Instead of just gathering and exchanging gifts when they meet again on Christmas morning, the 10 Boluda grandchildren will present the video to their parents and grandmother and savor the joy of being together.
“We have always been a close-knit family, and Christmas is really an extension of what we do throughout the year,” said Jose, 56, the eldest of Gladys Boluda’s four children, who hosted the gathering. “Our children see the importance of family, and that has been passed on from generation to generation.”
This year, the family’s homemade production was bittersweet.
Last Christmas, 80-year-old Miguel Boluda made a cameo, singing and dancing with his grandchildren in the video. But in May, he received a diagnosis of a rare form of cancer. He died July 1.
It was Miguel Boluda’s sacrifice in 1962 that helped his family make it to the United States. Forced to stay behind in Cuba and serve in the military, he put his wife, Gladys, and three young children on the last refugee flight after Fidel Castro’s forces overthrew the U.S.-backed dictator Fulgencio Batista. Two years later, he rejoined his family. They purchased a home in Bowie, had another child and began a new life.
“My husband and I realized that our children would not have freedom in a communist country,” said Gladys, who lives less than 15 minutes from her four children — three of whom also live in Bowie.
When she and her husband moved to this country, they had nothing, she said. Her husband got a job refinishing furniture for Sears, Roebuck and Co., where he worked for more than 25 years. In 1968, Miguel became a U.S. citizen, and the next year Gladys and three other children became citizens.
“This is really the American dream,” said Jose, a retired Air Force colonel. “We worked hard. We went to Catholic schools, universities and got good jobs.”
His brother, Miguel, is chief executive of a federal credit union, and their sister, Gladys, is an assistant chief of protocol for the State Department. Another sister, Delia, is an associate chief for procurement at NASA headquarters.
“One of the reasons I serve in the U.S. government is because of the strong work ethic my father instilled in all of us,” said daughter Gladys. “My dad got so much joy knowing that I could give back to a country that took us in.”
Delia Robey, the only child of Gladys and Miguel born in the United States, said she and her siblings were motivated to excel by “watching how our parents sacrificed for us.”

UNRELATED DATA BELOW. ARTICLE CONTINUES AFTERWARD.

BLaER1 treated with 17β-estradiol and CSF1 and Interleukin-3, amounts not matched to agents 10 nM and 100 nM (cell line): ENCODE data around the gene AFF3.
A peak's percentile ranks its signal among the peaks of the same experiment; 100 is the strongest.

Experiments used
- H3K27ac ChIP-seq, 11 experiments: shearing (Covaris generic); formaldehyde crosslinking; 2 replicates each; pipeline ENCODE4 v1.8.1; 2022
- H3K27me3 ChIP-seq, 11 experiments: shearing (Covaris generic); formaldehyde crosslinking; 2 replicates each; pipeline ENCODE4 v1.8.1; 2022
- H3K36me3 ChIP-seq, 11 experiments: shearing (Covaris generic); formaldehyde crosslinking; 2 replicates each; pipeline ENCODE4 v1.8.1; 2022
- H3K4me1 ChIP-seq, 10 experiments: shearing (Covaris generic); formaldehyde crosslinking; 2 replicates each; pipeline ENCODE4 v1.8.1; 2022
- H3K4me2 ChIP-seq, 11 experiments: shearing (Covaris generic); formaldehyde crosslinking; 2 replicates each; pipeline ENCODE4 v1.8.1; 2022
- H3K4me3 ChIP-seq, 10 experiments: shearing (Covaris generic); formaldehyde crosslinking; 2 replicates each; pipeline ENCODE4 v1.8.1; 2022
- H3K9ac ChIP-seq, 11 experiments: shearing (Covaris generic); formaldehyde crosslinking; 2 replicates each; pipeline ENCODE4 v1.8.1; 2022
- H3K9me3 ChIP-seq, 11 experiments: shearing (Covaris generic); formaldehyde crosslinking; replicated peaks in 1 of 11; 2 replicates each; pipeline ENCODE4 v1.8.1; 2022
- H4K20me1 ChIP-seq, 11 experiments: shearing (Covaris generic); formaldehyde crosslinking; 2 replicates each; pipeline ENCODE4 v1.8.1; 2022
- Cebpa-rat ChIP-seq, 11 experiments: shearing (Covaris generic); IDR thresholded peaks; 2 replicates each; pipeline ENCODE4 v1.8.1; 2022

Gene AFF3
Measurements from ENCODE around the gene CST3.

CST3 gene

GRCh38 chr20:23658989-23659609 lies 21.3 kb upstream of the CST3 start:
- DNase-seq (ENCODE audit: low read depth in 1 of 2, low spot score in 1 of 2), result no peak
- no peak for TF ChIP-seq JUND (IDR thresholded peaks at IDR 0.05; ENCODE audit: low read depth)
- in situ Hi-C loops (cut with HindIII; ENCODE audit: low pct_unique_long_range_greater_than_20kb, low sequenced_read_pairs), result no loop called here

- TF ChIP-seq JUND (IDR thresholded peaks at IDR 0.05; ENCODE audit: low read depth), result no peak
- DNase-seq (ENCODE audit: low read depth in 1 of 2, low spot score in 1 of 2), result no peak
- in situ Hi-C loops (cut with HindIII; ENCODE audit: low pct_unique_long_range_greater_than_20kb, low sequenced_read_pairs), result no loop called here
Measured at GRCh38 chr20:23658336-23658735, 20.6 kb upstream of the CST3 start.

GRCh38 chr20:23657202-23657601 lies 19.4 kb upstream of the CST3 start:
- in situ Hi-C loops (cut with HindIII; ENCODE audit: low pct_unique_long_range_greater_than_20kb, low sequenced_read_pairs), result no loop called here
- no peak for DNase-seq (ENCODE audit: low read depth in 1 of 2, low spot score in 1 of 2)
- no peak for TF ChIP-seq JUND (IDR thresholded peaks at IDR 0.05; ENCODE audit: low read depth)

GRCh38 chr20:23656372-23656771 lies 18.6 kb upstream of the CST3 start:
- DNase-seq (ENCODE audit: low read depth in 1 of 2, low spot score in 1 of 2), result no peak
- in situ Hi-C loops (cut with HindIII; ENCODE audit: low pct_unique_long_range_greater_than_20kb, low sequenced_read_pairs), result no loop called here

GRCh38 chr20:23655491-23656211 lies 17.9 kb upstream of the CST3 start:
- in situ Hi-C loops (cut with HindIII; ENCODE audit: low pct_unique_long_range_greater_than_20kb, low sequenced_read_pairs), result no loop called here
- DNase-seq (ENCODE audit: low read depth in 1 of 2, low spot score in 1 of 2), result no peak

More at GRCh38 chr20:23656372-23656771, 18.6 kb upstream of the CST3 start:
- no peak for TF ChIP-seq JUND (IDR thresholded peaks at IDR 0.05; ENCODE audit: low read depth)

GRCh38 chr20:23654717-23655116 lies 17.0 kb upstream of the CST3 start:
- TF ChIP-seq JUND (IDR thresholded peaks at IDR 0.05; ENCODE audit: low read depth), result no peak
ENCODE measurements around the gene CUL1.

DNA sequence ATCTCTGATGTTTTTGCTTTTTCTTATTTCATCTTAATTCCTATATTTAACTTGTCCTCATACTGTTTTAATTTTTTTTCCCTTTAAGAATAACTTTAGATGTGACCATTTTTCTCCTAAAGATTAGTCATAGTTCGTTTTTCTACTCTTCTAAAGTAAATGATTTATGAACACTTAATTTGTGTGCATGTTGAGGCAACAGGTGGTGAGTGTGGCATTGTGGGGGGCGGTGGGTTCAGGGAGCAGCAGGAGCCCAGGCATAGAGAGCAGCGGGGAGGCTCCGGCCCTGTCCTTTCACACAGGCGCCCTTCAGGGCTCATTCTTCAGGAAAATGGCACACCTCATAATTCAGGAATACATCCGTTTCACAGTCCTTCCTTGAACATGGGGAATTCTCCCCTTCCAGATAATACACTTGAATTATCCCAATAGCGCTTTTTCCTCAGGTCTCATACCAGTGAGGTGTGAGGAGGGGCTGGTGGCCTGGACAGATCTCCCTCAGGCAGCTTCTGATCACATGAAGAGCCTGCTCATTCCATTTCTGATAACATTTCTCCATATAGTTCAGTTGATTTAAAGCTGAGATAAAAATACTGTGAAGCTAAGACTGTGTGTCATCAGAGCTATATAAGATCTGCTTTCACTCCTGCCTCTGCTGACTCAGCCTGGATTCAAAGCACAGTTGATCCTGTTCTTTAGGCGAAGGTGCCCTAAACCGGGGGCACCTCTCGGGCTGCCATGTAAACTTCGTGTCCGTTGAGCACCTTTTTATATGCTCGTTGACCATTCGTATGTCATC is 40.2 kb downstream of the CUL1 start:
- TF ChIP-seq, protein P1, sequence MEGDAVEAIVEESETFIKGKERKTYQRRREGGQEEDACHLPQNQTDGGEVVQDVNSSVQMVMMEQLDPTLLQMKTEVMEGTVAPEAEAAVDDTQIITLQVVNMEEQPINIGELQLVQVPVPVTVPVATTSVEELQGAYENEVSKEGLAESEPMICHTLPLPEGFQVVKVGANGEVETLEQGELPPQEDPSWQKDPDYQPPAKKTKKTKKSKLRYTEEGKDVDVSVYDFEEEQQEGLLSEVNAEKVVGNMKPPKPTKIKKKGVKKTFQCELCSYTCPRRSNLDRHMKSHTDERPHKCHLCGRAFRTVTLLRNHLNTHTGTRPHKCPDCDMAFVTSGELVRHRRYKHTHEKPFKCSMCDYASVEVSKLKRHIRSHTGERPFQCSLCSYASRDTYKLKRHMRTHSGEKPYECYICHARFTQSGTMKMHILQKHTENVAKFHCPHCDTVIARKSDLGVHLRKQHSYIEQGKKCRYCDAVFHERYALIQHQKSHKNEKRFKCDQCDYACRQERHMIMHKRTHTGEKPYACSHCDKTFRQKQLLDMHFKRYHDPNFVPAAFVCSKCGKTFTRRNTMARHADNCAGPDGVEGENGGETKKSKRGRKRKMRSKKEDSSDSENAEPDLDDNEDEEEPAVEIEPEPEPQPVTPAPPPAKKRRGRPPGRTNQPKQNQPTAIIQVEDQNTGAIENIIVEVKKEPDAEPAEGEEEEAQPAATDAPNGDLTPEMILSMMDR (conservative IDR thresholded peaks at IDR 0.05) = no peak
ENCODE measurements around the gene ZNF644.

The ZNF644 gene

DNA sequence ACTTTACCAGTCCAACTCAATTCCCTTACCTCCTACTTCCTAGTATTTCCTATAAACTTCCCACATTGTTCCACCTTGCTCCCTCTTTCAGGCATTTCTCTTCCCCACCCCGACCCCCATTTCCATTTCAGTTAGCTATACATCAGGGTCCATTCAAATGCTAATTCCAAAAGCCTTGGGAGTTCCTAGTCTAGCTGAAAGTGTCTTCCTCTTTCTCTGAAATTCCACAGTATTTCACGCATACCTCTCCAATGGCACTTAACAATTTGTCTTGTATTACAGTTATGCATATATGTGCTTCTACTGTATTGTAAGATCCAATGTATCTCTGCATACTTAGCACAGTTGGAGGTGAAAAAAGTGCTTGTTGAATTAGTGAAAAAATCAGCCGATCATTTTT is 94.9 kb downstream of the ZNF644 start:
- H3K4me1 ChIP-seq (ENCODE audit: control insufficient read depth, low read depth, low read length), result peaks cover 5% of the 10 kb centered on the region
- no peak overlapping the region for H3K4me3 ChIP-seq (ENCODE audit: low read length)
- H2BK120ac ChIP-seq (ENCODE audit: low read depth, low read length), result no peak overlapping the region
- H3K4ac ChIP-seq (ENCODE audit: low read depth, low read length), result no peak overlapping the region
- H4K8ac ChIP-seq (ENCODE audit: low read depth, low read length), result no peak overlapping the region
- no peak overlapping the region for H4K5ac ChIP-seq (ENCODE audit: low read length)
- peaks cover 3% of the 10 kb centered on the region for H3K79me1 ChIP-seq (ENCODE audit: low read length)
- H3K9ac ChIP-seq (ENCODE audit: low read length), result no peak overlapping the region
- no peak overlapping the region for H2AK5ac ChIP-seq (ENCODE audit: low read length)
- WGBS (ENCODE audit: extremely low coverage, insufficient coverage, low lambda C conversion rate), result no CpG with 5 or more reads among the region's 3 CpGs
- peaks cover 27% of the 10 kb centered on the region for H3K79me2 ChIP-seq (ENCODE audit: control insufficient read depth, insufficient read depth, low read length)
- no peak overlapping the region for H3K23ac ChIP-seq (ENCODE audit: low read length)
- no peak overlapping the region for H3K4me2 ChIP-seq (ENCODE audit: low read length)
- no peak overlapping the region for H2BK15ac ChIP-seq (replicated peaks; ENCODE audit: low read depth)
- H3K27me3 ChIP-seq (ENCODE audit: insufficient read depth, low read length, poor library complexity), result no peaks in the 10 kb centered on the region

Even though many of the Boluda grandchildren are scattered from California to Virginia in universities and professional schools, they started arriving in Bowie on Sunday to begin making the video. Jessica Boluda, a law student at the University of Virginia, drove straight to her grandmother’s house after traveling from Charlottesville.
The grandchildren — from Jessica, 24, the oldest, to Alexandra Curry, 11, the youngest — spent a couple of days shooting their upbeat dance video at spots throughout Bowie.
They danced on the tables at Allen Pond Park, lip-synced in front of the Belair Stable, and marched and danced single file across a major thoroughfare. No venue was off-limits. And this year, their matriarch made a cameo.
“What makes Christmas special is how we have been able to incorporate our grandparents into the video,” said Miguel Boluda, 19, an international relations major at Stanford University.
The family tradition began a decade ago with a musical program that involved all of the family singing, dancing and playing musical instruments. They began making the video five years ago. The entire clan shares the same passion and commitment to family, family members said.
The other grandchildren include Amy Boluda, 22; Christine Boluda, 22; Sarah Boluda, 20; Alaina Robey, 19; Megan Robey, 17; Emily Boluda, 16; and Andrew Robey, 13.
“The video is a gift to our parents and grandparents,” Jessica said. “They had to leave a lot of things behind to come here. But what they brought were values and the love of family, and that is what we celebrate during Christmas.”